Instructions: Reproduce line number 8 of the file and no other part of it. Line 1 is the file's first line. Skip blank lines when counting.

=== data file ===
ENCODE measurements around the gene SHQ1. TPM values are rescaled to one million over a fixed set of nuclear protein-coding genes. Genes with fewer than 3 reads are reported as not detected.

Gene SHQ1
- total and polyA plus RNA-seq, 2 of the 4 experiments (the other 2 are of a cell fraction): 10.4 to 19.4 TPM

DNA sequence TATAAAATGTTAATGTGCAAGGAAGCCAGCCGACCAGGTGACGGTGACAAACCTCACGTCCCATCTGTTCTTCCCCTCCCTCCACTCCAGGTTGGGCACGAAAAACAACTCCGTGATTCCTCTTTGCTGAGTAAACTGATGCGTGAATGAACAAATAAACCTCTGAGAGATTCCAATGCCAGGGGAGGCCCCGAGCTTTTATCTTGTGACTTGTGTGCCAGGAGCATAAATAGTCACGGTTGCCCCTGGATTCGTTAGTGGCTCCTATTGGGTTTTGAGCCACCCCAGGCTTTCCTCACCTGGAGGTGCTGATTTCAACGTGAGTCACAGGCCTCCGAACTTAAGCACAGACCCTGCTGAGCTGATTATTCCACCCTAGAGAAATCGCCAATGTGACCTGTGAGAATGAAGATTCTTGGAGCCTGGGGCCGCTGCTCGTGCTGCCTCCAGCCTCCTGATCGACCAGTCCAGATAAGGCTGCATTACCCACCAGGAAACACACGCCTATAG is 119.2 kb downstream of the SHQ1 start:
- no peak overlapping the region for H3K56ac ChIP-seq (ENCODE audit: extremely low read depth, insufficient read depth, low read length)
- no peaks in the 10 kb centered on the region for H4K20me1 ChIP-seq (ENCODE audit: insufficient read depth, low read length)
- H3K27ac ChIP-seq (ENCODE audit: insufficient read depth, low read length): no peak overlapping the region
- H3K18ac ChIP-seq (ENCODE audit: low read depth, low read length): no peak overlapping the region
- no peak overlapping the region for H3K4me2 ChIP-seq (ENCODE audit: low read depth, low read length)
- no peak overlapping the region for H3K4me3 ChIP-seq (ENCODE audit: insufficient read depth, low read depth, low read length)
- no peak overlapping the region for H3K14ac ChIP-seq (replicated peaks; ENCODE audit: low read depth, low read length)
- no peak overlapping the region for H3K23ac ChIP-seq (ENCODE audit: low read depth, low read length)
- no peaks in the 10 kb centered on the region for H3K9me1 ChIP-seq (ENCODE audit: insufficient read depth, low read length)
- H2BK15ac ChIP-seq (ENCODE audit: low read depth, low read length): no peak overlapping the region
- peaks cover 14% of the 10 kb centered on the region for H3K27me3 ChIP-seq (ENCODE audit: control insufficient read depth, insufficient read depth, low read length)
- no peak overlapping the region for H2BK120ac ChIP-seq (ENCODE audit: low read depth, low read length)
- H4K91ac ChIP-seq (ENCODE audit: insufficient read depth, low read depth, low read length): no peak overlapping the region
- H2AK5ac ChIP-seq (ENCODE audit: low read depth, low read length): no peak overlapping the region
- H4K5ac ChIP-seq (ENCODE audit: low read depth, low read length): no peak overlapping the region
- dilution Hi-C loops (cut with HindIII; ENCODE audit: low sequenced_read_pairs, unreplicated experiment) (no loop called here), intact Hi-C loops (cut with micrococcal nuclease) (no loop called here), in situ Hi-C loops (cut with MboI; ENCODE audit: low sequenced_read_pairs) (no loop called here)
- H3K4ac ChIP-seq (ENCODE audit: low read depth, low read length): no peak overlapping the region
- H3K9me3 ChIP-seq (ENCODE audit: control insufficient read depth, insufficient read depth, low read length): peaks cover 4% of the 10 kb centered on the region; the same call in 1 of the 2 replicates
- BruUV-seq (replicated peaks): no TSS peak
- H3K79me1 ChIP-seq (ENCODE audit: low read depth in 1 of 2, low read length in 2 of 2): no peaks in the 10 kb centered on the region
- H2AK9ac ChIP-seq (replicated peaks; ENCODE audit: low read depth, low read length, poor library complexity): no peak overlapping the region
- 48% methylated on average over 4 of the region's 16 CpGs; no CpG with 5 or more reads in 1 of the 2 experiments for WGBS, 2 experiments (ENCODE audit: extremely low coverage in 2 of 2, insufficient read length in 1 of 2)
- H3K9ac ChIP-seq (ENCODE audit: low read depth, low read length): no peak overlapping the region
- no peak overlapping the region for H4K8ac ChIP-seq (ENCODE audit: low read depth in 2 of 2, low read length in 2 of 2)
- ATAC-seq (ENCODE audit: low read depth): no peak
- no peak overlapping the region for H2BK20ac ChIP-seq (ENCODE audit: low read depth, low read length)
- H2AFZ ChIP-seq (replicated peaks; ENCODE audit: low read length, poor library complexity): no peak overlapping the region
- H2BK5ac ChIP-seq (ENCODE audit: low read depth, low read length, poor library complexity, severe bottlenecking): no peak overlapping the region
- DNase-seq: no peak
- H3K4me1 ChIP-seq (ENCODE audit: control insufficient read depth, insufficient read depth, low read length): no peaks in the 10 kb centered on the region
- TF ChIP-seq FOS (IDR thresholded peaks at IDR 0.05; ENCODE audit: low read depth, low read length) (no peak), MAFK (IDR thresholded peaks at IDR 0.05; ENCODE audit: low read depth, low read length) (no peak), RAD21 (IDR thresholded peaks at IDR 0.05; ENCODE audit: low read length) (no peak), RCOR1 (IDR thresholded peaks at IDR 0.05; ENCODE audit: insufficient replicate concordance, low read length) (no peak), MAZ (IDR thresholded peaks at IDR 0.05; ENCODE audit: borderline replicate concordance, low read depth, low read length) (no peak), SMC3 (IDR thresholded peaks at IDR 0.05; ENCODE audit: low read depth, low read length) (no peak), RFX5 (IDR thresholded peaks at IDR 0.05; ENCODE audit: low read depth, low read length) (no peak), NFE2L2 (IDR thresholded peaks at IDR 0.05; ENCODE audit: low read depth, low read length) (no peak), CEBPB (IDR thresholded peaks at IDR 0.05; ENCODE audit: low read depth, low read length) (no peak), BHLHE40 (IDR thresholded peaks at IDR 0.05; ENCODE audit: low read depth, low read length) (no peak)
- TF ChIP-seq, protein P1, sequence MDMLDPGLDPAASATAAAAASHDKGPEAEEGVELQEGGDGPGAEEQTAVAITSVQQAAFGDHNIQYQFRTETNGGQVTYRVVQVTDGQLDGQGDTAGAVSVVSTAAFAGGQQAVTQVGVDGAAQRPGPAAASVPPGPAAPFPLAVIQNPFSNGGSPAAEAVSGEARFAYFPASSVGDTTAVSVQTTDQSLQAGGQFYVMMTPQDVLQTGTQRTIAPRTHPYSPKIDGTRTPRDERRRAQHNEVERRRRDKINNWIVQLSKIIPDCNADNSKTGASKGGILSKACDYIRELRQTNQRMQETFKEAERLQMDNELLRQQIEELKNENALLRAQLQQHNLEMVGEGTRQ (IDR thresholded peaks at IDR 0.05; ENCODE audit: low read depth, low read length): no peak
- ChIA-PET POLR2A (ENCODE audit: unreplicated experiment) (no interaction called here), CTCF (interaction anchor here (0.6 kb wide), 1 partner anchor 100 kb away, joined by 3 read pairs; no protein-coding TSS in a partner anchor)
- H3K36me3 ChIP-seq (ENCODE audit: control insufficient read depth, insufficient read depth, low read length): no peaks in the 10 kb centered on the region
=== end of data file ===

- H3K18ac ChIP-seq (ENCODE audit: low read depth, low read length): no peak overlapping the region